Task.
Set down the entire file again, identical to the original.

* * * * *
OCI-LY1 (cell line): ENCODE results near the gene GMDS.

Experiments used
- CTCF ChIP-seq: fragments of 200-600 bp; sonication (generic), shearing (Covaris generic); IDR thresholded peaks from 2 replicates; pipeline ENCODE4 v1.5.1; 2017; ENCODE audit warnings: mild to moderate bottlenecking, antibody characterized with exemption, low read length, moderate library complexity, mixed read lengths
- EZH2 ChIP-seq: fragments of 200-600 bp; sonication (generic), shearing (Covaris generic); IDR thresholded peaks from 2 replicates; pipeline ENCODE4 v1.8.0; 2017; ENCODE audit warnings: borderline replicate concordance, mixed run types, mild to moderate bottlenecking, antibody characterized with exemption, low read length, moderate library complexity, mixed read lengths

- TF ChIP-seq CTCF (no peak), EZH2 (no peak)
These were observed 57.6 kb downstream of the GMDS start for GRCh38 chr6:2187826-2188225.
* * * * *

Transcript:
OCI-LY1 (cell line): ENCODE results near the gene GMDS.

Experiments used
- CTCF ChIP-seq: fragments of 200-600 bp; sonication (generic), shearing (Covaris generic); IDR thresholded peaks from 2 replicates; pipeline ENCODE4 v1.5.1; 2017; ENCODE audit warnings: mild to moderate bottlenecking, antibody characterized with exemption, low read length, moderate library complexity, mixed read lengths
- EZH2 ChIP-seq: fragments of 200-600 bp; sonication (generic), shearing (Covaris generic); IDR thresholded peaks from 2 replicates; pipeline ENCODE4 v1.8.0; 2017; ENCODE audit warnings: borderline replicate concordance, mixed run types, mild to moderate bottlenecking, antibody characterized with exemption, low read length, moderate library complexity, mixed read lengths

- TF ChIP-seq CTCF (no peak), EZH2 (no peak)
These were observed 57.6 kb downstream of the GMDS start for GRCh38 chr6:2187826-2188225.